Isaiah 45 begins with the proclamation that the Lord is about to use King Cyrus of Persia to show the Israelites the folly of idolatry and that He is the one true God. He asks His people to turn to Him that they might be saved, that He will not give His glory to another. The next chapter points out the folly of idolatry, and the Lord asks what man can make that can truly compare to the glory of God. He mocks their use of metals, that a man would shape cold iron or gold and then fall over himself giving it honour and praise, even though it cannot save or hear or deliver.
The 47th verse speaks of the indictment against Babylon, who, despite their magic and sorcery, will be brought low and made into nothing. After this, the Lord promises that He will continue to guide Israel even though “your neck is an iron sinew and your forehead brass.” He says how He has deferred His anger on account of His promise and calls Israel back to Himself as the only one who can deliver and save, the one who brought forth water in the wasteland.
These chapters contain many themes; however, the lampooning of idols and the supremacy of Yahweh are overarching. Nothing quite mocks idolatry like the Hebrew scriptures, just read the last paragraphs of Isaiah 44! The Lord not only judges Israel for their disobedience and idolatry, but Babylon as well, as they practice magic and divination and think themselves secure in their wickedness. These people cast metal and engrave it, they chop wood and worship it, they carry around their own sin on their shoulders, praising it.
The Lord, oh how He is merciful! How He never forsakes His covenant or breaks His end of the bargain! Israel commits abomination after abomination, and the Lord is merciful even in His judgement, not wiping out this obstinate people, yet their deeds cry out for it.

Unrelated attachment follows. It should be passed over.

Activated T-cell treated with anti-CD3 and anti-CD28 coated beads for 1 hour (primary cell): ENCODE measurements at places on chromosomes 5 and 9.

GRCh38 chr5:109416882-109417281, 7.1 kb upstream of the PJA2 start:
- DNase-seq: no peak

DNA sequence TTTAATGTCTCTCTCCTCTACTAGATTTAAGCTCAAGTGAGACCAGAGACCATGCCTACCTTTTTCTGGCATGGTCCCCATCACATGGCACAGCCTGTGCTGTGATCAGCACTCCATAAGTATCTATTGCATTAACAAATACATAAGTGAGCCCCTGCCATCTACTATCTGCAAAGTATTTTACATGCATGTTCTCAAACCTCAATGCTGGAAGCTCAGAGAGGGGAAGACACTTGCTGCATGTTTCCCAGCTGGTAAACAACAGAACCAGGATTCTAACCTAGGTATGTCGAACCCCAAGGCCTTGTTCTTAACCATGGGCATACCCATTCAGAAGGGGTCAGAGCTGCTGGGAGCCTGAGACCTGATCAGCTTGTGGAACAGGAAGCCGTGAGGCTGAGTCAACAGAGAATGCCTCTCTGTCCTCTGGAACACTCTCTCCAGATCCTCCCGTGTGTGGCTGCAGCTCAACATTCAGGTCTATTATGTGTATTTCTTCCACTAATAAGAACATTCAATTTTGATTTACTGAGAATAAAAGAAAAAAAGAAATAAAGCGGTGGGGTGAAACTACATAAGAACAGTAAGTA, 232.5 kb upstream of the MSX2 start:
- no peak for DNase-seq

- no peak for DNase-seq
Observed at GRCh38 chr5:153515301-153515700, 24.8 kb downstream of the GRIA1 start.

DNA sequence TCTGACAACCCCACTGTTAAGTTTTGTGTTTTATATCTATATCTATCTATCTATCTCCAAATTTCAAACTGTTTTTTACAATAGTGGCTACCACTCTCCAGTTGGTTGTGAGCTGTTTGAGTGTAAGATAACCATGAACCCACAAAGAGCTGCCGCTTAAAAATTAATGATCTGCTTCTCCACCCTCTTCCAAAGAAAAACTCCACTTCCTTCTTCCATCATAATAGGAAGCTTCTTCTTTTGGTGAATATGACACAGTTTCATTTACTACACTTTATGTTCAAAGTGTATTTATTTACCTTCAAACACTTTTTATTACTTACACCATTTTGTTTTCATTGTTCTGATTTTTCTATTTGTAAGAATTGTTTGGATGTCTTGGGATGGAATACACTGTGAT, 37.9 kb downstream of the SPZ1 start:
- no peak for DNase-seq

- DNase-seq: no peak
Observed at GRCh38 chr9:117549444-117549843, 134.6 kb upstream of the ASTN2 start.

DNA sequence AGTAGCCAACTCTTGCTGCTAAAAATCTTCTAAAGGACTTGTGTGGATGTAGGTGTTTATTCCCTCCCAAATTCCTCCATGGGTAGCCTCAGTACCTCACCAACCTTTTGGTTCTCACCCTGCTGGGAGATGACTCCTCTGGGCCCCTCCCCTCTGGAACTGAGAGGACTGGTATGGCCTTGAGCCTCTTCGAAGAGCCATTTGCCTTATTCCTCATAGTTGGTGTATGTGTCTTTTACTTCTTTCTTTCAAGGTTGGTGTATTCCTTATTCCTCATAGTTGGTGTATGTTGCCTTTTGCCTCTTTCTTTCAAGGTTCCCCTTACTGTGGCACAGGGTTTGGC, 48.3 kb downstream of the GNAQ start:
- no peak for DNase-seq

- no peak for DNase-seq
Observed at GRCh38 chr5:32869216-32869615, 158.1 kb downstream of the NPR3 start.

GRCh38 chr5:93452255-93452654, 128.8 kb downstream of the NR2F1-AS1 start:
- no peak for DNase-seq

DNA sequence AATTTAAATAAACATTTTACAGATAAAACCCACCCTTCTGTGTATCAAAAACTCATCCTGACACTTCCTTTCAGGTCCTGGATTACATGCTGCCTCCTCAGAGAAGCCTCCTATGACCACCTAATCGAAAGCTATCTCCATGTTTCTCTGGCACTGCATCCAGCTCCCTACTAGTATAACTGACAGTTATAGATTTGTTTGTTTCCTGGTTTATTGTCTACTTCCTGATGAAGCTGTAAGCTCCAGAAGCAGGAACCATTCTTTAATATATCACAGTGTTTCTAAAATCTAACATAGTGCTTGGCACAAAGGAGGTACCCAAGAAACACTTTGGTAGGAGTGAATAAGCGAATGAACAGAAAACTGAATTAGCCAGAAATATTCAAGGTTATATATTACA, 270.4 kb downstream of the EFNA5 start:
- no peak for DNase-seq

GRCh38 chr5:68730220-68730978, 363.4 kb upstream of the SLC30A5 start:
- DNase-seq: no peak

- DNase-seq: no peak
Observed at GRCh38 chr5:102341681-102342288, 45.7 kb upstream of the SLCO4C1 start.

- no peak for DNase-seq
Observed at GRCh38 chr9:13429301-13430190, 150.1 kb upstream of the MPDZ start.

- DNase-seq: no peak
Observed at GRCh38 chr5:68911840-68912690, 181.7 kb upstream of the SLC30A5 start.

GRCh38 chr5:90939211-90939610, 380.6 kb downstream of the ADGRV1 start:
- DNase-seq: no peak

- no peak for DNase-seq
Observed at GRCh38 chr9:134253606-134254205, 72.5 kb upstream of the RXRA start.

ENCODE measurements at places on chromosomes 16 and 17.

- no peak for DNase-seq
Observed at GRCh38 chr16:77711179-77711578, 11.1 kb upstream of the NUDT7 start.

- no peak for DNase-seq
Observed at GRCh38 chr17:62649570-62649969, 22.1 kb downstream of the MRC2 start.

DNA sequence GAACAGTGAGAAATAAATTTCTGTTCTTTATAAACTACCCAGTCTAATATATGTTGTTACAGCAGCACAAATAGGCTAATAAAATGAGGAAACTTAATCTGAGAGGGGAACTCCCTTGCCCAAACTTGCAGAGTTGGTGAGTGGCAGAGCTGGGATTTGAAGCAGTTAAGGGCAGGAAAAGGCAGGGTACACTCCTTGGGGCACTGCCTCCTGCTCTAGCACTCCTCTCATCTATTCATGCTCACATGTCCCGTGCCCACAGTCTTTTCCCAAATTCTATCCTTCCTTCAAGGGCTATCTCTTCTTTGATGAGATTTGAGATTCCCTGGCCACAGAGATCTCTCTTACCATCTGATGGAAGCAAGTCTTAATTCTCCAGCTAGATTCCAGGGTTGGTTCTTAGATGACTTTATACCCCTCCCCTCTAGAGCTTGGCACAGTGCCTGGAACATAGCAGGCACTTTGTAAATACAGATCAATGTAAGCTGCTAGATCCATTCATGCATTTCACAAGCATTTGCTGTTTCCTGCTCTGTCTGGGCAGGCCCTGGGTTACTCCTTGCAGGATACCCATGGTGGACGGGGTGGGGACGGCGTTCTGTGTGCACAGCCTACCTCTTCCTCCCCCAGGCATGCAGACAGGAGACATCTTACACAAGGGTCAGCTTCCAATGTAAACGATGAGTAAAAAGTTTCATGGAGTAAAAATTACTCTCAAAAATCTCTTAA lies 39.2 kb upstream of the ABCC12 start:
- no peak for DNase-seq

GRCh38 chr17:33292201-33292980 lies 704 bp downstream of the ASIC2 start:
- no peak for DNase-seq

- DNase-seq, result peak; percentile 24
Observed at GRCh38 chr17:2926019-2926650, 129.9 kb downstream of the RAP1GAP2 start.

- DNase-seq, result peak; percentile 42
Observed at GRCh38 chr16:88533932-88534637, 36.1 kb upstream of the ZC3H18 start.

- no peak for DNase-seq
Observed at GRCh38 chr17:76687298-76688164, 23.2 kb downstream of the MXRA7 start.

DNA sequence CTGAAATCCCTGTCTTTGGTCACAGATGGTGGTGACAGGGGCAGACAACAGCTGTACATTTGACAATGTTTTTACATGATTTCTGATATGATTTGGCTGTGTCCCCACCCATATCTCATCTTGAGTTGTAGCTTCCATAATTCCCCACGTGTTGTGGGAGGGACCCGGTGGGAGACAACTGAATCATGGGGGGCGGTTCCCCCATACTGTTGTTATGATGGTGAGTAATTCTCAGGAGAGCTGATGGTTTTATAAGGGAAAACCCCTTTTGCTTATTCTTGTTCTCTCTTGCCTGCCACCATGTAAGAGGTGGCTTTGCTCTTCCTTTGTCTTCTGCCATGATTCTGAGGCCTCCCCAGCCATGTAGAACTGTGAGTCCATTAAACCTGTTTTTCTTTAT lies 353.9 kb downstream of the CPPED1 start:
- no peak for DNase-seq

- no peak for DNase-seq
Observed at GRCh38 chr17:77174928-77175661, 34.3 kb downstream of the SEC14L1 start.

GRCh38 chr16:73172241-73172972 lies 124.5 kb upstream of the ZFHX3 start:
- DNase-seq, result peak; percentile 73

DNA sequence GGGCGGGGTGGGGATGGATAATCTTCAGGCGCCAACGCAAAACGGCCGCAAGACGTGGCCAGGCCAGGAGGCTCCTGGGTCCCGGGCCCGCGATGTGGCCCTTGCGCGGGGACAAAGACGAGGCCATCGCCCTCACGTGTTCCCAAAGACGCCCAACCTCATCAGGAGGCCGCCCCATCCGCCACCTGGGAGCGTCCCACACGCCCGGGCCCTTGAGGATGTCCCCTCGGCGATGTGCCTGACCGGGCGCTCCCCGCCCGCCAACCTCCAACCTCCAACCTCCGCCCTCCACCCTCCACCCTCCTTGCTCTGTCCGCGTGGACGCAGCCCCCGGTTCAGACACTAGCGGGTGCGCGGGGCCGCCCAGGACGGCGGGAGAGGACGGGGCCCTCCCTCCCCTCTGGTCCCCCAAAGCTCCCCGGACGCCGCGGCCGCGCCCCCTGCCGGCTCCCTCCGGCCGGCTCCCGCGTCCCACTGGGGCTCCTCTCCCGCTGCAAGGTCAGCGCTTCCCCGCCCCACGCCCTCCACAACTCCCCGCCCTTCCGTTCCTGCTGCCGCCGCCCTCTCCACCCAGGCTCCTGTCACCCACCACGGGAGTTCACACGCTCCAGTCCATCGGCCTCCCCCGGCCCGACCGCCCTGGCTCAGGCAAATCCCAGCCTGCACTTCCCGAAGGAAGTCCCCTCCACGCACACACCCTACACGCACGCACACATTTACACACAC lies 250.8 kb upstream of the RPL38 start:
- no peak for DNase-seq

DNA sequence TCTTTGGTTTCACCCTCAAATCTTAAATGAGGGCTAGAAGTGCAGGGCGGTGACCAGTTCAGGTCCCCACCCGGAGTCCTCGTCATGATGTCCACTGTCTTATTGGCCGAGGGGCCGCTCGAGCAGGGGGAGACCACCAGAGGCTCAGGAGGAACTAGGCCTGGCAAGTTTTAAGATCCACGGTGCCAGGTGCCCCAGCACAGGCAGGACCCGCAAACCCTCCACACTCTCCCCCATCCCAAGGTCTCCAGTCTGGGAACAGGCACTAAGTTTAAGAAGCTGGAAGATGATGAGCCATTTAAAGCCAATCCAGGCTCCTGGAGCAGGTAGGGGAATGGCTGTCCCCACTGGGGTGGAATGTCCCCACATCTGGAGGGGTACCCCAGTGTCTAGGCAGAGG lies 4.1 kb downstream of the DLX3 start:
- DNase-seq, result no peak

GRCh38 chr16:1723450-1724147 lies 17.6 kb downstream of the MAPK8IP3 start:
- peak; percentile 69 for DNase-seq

The Lord goes on to establish yet again that He is the only God, He is the one from beginning to end, He is the one who has first and final say on all matters, that he is the Holy One, the Redeemer, and Saviour. Like a loving father, He patiently waits and welcomes back His children.
Idolatry in the modern age looks different now as opposed to what went on in the ancient Near East. Engraved images don’t pop up on our street corners, churches are not beset by pagan worshippers sacrificing within them. As is ever the case, it has only become more subtle, better at hiding in plain sight. There is no less idolatry now than then, it has only changed it’s mask.
There is an incredible push to follow your heart, believe in yourself, and do what you feel is right. Instead of venerating carven images, we put ourself and our own personal feelings and experiences on that highest pedestal that exists within our hearts. We put our phone time and friends and television as close seconds, and our comforts are seen as the number one concern, even though it may not be a conscious thought. We must not fool ourselves that simply because idolatry is harder to see it must not exist. A careful examination of all our hearts will reveal how scarcely we “revere Christ in our hearts as Lord …” (1 Peter 3:15a).